NB Falmouth Diary, Day5: The Grand Finale of the Falmouth Road Race: Two very different races!


Sambu_StephenFV-Falmouth17.JPGLeonard Korir finishes just behind 4x winner Stephen Sambu, photo by PhotoRun.net

RunBlogRun comments: This is the fifth and final column by Jeff Benjamin on the 2017 New Balance Falmouth Road Race. We asked Jeff to give us a feel of his daily experiences in Falmouth, plus run the race, plus cover both the Miles and the Road Race.

Over instagram, twitter, FB and yes, runblogrun, we have provided ten views of this long weekend of running.

Today was Tommy Leonard's Day, as the gun went off to begin the 7-mile journey for thousands he envisioned happening 25 years ago. Yet while this was the Gran Finale of Falmouth Road Race weekend, the men's and women's races could not have played out in totally different styles. While the women's race became a solo, the men's race culminated in a dramatic duet!

Women's winner Caroline Chepkoech decided that after a first mile of 5:09, she would be the one to go solo, as she took charge and totally dominated the competition, leading by more than 30 seconds early in the race. "It was quite hot but I felt strong," said Chepkoech, gradually increasing that pace to beat Mary Wacera by a minute, clocking a time of 35:51 to Wacera's American top finish time of 36:53. Diane Nukiri placed third (36:57).

The Men's race turned into the dramatic duel as Stephen Sambu took off after Luis Vargas led the field through a 4:42 first mile and then going through 5K in 14:30. By Mile 4, it was Sambu with Leonard Korir seeming content to just follow the 3-time defending champion.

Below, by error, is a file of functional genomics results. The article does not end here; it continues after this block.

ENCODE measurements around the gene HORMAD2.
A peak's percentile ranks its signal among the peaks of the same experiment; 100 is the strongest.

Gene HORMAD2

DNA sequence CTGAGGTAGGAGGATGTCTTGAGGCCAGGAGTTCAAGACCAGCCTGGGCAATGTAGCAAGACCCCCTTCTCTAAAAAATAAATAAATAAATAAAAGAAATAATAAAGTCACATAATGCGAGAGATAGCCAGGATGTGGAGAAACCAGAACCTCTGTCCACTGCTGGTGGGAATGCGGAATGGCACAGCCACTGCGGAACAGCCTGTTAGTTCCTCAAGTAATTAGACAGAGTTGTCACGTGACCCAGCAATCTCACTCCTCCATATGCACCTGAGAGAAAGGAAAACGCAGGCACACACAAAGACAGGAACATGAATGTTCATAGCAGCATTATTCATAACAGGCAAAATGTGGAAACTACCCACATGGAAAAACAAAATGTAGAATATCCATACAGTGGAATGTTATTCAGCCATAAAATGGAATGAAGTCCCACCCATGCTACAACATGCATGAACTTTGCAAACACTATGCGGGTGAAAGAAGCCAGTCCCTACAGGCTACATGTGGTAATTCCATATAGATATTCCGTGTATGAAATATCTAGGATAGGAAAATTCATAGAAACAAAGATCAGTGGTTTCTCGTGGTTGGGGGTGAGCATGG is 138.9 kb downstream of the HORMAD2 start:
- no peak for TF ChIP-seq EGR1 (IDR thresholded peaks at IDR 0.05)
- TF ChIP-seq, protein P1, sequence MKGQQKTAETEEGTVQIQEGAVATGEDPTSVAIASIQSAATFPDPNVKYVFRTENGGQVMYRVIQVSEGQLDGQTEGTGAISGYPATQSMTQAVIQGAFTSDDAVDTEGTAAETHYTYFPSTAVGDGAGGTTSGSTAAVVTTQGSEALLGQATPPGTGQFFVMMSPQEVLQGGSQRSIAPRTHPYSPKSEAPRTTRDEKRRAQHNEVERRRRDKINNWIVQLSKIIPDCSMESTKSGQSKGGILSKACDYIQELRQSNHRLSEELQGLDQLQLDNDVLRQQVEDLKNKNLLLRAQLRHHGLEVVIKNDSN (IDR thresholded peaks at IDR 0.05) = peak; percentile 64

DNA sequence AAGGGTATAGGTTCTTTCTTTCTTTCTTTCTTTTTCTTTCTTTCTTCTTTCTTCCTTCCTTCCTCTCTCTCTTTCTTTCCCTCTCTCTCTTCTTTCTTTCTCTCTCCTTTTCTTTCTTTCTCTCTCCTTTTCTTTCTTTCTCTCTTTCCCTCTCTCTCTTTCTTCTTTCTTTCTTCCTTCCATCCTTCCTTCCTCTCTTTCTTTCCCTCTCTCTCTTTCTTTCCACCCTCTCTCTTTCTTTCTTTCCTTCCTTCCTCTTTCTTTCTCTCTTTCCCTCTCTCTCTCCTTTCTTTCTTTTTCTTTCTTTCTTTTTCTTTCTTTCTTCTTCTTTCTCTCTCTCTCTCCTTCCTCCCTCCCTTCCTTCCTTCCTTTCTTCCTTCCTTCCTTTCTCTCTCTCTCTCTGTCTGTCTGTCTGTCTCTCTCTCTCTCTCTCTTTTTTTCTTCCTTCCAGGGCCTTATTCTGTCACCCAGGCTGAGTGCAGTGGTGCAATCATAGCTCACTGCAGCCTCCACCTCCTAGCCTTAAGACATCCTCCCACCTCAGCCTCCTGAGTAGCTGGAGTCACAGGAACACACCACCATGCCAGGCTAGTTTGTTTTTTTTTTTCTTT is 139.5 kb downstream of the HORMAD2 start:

In a scene reminiscent of the 1982 Boston Alberto Salazar/Dick Beardsley duel, Sambu just continued to lead and then dramatically crossed the finish line holding off the kick of Korir for his historic win and the closest men's race finish in Falmouth history, with both runners timed in 32:14. "I wasn't happy leading the whole way," said Sambu. "Korir was with me the whole way and I was scared he'd get me!" Vargas' brave early frontrunning tactics paid off, as he netted a third place finish (32:53).

As for this writer, the heat and humidity did make it a challenge. Running conservatively behind Scott Samuelson, I remembered the running advice given to me through the years by Rod Dixon, Tom Fleming and Coach Frank "Gags" Gagliano. It was Rodney (1980 Winner) who told me to lean into the hills exaggerating the arms. Tom had told me to always stay relaxed, and Gags said run tall and look 7-8 yards in front.

Using these pearls of wisdom, along with the best crowd support of any non-marathon road race in America, I dug in and just cruised along, being rewarded with a time of 53:01.

Although Sambu and company finished 20 minutes in front, and Joan Benoit Samuelson, running 44:49 at the age of 60 beat me and most of the field easily, a feeling of personal accomplishment was felt, which I'm sure was the prevalent feelings that most of the 12,800 runners felt.

A great finale to America's Greatest hometown race. It's what Tommy Leonard and all the runners and volunteers would have wanted!!

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